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Topic: How to limit solar panel voltage? (Read 2802 times) previous topic - next topic



I'm working on a radio sensor (temperature, humidity, etc) which will be powered from a super capacitor and a solar panel.
The solar panel can generate up to 5.7V
The super capacitor limit is 5.5V, but it's better to use lower voltage, e.g. 4.7V.
So required voltage range for my device is 1.8V - 4.7V.

Question: what is the most efficient way to limit voltage from solar panel to 4.7V?

What I've tried:
1. Zener diode.
I'm not sure, maybe I've selected wrong component (1N4732A) but with this diode voltage drop was about 1V. It is bad.
2. MOSFET + transistor.
I can measure voltage by the controller and switch off the solar panel when voltage > 4.7V using MOSFET and transistor.
It works but the solution looks a bit overcomplicated and I could have a problem in case of controller hangs (I use watchdog, but who knows...).


Jan 02, 2018, 08:35 pm Last Edit: Jan 02, 2018, 08:37 pm by jremington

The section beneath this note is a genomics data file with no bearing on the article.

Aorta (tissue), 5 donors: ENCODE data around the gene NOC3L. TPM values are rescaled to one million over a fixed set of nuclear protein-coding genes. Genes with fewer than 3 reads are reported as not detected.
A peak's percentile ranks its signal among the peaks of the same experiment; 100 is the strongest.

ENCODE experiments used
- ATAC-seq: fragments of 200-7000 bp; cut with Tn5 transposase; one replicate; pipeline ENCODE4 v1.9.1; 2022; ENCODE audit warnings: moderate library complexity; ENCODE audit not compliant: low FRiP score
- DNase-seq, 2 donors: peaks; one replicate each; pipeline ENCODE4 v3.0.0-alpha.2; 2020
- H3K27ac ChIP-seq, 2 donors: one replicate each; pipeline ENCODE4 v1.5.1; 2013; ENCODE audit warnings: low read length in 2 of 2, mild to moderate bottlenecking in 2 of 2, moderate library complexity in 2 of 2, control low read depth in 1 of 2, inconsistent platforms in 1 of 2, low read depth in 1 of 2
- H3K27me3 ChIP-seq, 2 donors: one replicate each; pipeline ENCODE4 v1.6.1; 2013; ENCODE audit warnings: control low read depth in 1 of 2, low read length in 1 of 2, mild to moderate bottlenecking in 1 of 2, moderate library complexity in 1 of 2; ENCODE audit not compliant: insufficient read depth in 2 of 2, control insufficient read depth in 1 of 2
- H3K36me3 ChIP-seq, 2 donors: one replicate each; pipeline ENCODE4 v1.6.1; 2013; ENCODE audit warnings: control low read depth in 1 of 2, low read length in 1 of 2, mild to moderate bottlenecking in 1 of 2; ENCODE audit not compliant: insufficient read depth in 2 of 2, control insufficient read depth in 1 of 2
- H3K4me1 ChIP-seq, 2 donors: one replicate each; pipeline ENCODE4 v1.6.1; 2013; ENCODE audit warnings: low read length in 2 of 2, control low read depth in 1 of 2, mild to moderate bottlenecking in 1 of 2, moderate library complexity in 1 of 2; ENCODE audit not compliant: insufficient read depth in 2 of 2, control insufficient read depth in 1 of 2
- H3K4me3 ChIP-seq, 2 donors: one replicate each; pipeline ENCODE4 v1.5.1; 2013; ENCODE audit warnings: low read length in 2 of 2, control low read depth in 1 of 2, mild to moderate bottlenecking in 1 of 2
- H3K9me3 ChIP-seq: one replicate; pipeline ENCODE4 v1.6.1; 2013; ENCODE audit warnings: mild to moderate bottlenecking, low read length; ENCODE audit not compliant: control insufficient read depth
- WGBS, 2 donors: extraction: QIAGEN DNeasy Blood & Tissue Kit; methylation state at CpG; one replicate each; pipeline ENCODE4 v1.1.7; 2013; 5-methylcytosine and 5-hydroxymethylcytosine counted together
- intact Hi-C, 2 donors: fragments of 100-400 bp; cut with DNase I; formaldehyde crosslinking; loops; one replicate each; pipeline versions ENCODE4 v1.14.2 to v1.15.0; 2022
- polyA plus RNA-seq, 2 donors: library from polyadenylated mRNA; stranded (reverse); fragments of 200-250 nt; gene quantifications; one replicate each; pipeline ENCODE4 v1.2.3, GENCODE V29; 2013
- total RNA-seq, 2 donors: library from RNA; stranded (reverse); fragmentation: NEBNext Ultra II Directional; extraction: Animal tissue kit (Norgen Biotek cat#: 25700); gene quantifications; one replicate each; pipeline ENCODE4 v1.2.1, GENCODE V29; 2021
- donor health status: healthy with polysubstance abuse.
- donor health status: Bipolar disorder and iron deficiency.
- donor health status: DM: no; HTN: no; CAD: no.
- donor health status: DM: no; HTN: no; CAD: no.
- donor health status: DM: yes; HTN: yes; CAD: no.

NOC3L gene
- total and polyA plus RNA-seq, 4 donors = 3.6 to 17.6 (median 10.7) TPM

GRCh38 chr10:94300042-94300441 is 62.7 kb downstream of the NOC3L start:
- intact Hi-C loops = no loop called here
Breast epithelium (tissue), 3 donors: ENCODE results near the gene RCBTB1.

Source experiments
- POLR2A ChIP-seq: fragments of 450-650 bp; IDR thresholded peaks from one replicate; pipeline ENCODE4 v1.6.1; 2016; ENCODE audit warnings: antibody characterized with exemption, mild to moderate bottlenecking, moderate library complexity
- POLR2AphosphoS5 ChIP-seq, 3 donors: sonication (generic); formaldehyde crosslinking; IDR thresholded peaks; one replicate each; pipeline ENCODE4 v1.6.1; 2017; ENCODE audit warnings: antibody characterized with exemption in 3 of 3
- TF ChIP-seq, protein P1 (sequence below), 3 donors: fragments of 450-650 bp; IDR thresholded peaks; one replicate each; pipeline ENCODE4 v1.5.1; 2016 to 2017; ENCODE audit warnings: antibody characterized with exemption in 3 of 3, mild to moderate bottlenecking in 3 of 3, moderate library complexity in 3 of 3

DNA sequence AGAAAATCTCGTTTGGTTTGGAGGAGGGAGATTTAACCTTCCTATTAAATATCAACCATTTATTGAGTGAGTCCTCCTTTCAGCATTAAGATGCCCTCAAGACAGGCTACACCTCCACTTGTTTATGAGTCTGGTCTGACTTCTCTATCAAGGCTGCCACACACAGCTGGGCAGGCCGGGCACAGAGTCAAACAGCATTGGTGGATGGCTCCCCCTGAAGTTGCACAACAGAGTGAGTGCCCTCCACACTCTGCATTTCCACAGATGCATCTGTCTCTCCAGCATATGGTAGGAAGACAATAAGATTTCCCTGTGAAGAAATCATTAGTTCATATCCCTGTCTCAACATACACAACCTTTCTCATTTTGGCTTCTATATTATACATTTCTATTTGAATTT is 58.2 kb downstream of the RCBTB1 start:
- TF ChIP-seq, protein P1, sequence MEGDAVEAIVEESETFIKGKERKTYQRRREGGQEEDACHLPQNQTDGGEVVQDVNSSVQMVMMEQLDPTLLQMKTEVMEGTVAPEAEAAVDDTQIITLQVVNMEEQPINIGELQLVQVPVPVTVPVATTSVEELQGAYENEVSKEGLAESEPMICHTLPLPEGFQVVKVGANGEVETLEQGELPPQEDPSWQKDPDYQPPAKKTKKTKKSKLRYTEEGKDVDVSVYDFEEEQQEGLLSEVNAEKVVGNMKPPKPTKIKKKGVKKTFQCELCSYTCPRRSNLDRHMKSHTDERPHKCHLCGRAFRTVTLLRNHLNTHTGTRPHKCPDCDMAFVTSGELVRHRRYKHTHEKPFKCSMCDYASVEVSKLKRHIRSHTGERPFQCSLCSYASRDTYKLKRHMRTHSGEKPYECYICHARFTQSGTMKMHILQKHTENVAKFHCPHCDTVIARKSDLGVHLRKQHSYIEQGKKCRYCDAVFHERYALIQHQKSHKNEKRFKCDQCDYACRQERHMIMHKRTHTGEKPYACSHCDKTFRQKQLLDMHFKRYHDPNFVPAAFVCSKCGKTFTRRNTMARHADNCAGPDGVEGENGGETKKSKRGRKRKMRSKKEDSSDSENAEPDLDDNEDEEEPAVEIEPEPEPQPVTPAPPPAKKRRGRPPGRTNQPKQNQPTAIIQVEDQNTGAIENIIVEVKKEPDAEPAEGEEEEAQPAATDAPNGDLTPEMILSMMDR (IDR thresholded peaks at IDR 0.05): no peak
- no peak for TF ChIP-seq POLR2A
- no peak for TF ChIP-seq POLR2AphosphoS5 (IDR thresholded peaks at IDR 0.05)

A single silicon diode forward voltage drop is about 0.7 V, which would bring the solar panel voltage to a safe value for the supercap (providing that there is always some load on the system).

In any case, the diode is necessary to prevent the panel from discharging the cap at night.

See Nick Gammon's solar powered/supercap Arduino project.


Jan 02, 2018, 09:09 pm Last Edit: Jan 02, 2018, 09:10 pm by pwillard
Did you use the zener diode correctly?  Reverse Biased?  As a shunt?


jremington, I don't think that this is the best choice. In a cloudy day when the solar panel generates let say 3V I will waste 0.7V.
To prevent discharging I use a schottky diode.

pwillard, yes.
Also I did a small experiment. If solar panel generates 4.57V (without load):